She walks around the room slowly, listening to the swish of her wet hem against the floor, taking in the bareness of it, the void of activity. There is a basket beside the hearth holding a few neglected logs and scraps of kindling. She kneels down beside it, tiny beads of her dress pressing into her knees against the hard floor, and begins to assemble twigs into pyramids, twist crinkly newspaper and slot it in between. There’s an ancient box of Cook’s matches hidden beneath sheets of old news, and she slides it open to find a lonesome match rolling around inside. She takes a deep breath, tells herself everything will be fine if this doesn’t work, and picks the match up between two cold, slightly trembling fingers. She strikes it against the edge of the box, watches the orange glow flare up and holds it to the paper. It catches.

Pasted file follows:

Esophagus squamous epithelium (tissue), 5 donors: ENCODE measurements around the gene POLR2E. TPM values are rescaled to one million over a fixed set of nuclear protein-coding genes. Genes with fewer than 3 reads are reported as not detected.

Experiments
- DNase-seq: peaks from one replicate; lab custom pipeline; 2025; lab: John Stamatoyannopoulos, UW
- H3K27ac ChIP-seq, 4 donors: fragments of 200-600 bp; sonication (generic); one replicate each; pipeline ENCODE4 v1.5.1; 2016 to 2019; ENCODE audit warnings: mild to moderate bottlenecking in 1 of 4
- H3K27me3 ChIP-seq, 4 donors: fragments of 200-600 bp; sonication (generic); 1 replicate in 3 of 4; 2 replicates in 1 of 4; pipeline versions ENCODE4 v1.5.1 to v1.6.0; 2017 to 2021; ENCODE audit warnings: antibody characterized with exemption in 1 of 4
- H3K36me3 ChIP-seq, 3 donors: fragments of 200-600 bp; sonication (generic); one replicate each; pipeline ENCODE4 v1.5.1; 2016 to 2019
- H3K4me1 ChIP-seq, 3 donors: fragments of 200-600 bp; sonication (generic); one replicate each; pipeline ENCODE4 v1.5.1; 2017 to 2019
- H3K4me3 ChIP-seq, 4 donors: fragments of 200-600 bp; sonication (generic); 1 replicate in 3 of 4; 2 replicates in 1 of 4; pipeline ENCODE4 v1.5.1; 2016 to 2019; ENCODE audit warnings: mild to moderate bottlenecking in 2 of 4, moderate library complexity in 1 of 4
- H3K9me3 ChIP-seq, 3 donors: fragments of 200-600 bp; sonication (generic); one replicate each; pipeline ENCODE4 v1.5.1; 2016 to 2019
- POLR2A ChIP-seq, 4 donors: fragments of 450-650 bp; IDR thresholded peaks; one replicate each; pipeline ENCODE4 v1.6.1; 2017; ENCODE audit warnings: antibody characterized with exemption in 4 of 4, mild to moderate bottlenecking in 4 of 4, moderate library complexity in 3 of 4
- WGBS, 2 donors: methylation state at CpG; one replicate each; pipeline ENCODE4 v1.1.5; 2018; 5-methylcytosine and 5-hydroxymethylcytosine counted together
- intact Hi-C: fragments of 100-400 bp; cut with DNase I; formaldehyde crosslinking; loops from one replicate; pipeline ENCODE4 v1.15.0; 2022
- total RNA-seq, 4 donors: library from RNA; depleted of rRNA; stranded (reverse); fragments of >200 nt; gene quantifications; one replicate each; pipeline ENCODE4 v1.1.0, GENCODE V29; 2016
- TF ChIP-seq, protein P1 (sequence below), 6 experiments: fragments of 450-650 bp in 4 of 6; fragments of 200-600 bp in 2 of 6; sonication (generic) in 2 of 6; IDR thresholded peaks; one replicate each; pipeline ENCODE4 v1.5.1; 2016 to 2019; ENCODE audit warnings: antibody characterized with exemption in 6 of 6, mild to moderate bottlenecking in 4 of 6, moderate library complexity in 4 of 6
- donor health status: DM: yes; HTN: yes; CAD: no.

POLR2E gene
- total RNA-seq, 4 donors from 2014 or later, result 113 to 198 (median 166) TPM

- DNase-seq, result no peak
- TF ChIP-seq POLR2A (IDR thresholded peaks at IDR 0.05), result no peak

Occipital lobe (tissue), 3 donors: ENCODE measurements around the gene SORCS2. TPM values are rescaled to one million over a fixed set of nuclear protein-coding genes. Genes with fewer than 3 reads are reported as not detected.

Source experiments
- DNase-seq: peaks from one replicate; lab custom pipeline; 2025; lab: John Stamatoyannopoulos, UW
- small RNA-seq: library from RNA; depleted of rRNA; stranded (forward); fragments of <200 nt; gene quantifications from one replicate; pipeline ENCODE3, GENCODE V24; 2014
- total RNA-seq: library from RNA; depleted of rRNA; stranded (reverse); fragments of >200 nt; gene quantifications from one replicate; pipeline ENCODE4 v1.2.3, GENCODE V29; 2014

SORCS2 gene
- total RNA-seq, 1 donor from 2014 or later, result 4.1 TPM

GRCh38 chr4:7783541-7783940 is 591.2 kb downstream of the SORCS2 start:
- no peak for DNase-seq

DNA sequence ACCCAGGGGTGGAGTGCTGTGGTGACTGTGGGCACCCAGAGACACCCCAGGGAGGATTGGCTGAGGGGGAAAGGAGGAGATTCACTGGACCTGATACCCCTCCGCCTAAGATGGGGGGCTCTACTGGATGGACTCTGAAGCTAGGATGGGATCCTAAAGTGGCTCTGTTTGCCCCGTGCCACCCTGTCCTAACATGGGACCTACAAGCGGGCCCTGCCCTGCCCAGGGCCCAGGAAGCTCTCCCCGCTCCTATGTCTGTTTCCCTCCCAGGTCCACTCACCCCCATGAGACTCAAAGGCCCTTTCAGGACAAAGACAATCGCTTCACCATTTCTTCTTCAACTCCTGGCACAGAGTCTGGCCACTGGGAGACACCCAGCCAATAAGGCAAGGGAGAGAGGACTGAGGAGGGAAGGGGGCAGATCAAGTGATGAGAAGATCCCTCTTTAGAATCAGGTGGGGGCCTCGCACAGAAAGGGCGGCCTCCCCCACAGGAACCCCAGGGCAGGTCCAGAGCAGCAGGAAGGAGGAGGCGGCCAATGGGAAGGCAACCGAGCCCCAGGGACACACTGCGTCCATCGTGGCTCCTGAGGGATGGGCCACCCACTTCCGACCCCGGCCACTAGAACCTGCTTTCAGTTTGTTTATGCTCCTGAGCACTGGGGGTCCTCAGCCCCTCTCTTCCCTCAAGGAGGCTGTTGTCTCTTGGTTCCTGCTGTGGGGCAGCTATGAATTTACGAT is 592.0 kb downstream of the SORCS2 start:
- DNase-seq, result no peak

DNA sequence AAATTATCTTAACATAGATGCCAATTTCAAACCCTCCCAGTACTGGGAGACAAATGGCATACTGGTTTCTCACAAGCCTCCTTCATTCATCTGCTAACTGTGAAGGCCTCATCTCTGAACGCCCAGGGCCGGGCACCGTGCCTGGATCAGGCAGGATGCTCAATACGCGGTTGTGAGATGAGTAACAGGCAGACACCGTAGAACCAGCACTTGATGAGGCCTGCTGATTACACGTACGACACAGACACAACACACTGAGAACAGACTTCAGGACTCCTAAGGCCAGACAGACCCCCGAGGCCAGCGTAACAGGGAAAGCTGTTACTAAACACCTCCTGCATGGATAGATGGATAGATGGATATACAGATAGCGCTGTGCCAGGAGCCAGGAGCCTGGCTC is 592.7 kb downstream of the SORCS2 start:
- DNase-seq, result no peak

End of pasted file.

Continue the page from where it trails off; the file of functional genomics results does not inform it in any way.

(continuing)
Slowly, she moves it to the other side, lights another piece, and another, before the heat strokes her finger and she pushes the remains of the match into the middle of her kindling stack. The paper curls upwards in the flames, and sticks catch the light. She lets out a sigh of relief, and gently blows on the flames, watching them jump from one twig to another. They crackle and grow, and Eva feels a kind of triumph, the first of her very own in longer than she can remember. She builds the fire up and leans back to watch it grow. The warmth feels so nice against her wet skin, and she shivers, hating the soggy fabric clinging to her.